In Trinidad and Tobago, being a small island state, you face very clear risks: you have fragile ecosystems, limited land space and a concentration of socio-economic activities within a narrow coastal belt including critical infrastructure (think power generation, ports, oil and gas facilities)   which will certainly be adversely affected by rising sea levels and other climate related impacts. According to different studies, climate change will have a significant impact on the country, both on environmental and socio-economic levels, affecting primarily 4 key areas:  agriculture, health, human settlements (particularly in coastal areas), and water resources.  What do you do about addressing the cost of the impacts of climate change?

To help the Government address this challenging task of financially planning for the risks of adaptation to climate change (sorry but unfortunately there is a cost involved based on current greenhouse gas emissions), the IDB has supported the elaboration of a study on the economics of climate adaptation which aims at providing a tool to help design adaptation strategies to increase a county’s resilience against climate change-related hazards. In Trinidad and Tobago, investing in climate adaptation now will pay off in the future: it is estimated that investments in mangrove restoration and the national building code will have payback period of less than five years and positive benefit-cost ratios – those are smart investments!

Adaptation has to be a priority for Trinidad and Tobago, as well as for the rest of the CARICOM states, and this is why this methodology will be shared across the region in an effort to help Caribbean governments plan for the future: the wise decisions of today can certainly help us secure a climate-resilient future. The piper will have to be paid but it is wise to put aside the resources now and in the right place before the costs are too high.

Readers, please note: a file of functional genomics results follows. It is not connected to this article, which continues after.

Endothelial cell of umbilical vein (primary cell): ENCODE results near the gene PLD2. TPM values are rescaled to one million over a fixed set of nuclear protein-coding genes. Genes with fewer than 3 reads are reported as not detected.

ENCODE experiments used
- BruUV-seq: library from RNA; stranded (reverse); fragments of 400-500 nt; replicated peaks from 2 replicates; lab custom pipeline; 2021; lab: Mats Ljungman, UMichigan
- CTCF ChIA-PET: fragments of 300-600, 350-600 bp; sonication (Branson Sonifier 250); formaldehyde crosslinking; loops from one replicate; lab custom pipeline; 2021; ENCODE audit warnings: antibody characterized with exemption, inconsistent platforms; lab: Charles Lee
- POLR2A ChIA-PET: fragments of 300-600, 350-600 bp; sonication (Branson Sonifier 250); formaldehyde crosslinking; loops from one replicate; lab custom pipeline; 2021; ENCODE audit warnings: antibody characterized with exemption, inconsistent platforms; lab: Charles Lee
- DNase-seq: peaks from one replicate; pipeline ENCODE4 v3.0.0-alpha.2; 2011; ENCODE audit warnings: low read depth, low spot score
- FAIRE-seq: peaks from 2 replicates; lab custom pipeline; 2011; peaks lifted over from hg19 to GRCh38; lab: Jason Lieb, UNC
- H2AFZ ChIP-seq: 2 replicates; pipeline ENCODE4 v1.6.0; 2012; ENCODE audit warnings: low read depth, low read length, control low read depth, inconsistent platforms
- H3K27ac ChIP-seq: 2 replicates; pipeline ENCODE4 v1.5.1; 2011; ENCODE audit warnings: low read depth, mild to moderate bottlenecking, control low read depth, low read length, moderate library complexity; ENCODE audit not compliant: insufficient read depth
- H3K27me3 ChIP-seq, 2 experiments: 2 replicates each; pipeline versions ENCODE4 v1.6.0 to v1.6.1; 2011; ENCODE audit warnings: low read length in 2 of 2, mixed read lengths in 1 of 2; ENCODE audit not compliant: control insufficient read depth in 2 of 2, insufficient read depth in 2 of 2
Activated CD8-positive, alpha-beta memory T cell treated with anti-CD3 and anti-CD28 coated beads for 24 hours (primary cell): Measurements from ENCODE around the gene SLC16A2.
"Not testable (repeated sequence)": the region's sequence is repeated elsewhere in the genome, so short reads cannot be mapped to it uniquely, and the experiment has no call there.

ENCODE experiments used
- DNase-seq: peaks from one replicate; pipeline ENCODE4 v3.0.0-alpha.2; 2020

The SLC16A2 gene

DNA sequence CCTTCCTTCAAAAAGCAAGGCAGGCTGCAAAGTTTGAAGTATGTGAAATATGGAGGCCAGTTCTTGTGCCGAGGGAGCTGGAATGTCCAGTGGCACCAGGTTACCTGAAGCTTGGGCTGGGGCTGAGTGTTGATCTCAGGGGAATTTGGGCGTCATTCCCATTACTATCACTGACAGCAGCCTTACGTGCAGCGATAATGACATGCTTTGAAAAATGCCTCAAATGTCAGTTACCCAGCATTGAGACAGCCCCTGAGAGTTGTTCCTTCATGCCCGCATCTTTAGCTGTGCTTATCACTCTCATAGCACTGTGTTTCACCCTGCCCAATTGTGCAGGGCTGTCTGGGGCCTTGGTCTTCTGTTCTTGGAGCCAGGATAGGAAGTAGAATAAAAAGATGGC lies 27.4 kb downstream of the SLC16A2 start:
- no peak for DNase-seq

Credit: Let's Talk Climate Change, Inter-American Development Bank (IDB)

5Cs to continue a broader mix of regional and national climate change projects

Credit: Caribbean Community Climate Change Centre. Not for use without written permission.

Credit: Caribbean Community Climate Change Centre. Not for use without written permission.

The Board of Governors of the Caribbean Community Climate Change Centre concluded its annual meeting (August 22 -24) in Belize yesterday.  Among the key decisions taken, the Centre will continue to pursue a broader mix of regional and national projects and actions, advance efforts to boost its institutional capacity, and expand its collaborative work with the various economic and social sectors, including health, renewable energy and youth.

Regional and National Tracks

Chairman of the Board Dr Leonard Nurse  says the Centre’s primary focus on a combination of regional and national (dual track) climate change activities is consistent with its regional mandate. This mandate is outlined in the Regional Framework and its accompanying Implementation Plan, which was approved by CARICOM Heads of Governments last year. The dual track approach “allows us to enhance the region’s resilience, so that we can minimize the impact of climate change on certain critical sectors, including agriculture, fisheries, tourism and others, that underpin the economic viability of the region”.